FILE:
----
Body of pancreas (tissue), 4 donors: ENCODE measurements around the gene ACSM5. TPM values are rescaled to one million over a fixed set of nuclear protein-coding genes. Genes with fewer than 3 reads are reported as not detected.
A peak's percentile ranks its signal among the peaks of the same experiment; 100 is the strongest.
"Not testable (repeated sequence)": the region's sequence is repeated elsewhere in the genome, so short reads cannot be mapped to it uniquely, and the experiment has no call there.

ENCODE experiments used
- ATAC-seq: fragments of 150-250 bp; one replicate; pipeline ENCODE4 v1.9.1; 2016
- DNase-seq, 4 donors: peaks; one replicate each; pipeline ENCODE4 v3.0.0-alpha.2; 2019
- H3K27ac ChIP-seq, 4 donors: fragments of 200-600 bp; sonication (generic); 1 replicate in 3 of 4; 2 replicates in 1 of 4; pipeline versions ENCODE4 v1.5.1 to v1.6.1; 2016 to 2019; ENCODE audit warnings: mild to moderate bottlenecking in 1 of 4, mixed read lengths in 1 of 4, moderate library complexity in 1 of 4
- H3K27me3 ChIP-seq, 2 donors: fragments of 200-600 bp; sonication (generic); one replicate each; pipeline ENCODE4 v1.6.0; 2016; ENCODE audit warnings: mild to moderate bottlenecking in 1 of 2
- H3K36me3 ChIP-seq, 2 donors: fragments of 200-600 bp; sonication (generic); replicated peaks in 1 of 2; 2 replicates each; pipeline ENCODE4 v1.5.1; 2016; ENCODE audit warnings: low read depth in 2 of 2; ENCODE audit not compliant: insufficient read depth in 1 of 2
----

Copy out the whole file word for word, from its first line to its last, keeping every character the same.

Body of pancreas (tissue), 4 donors: ENCODE measurements around the gene ACSM5. TPM values are rescaled to one million over a fixed set of nuclear protein-coding genes. Genes with fewer than 3 reads are reported as not detected.
A peak's percentile ranks its signal among the peaks of the same experiment; 100 is the strongest.
"Not testable (repeated sequence)": the region's sequence is repeated elsewhere in the genome, so short reads cannot be mapped to it uniquely, and the experiment has no call there.

ENCODE experiments used
- ATAC-seq: fragments of 150-250 bp; one replicate; pipeline ENCODE4 v1.9.1; 2016
- DNase-seq, 4 donors: peaks; one replicate each; pipeline ENCODE4 v3.0.0-alpha.2; 2019
- H3K27ac ChIP-seq, 4 donors: fragments of 200-600 bp; sonication (generic); 1 replicate in 3 of 4; 2 replicates in 1 of 4; pipeline versions ENCODE4 v1.5.1 to v1.6.1; 2016 to 2019; ENCODE audit warnings: mild to moderate bottlenecking in 1 of 4, mixed read lengths in 1 of 4, moderate library complexity in 1 of 4
- H3K27me3 ChIP-seq, 2 donors: fragments of 200-600 bp; sonication (generic); one replicate each; pipeline ENCODE4 v1.6.0; 2016; ENCODE audit warnings: mild to moderate bottlenecking in 1 of 2
- H3K36me3 ChIP-seq, 2 donors: fragments of 200-600 bp; sonication (generic); replicated peaks in 1 of 2; 2 replicates each; pipeline ENCODE4 v1.5.1; 2016; ENCODE audit warnings: low read depth in 2 of 2; ENCODE audit not compliant: insufficient read depth in 1 of 2